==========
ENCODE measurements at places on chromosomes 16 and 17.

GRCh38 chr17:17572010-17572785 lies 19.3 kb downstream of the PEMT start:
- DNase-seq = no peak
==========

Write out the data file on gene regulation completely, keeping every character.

ENCODE measurements at places on chromosomes 16 and 17.

GRCh38 chr17:17572010-17572785 lies 19.3 kb downstream of the PEMT start:
- DNase-seq = no peak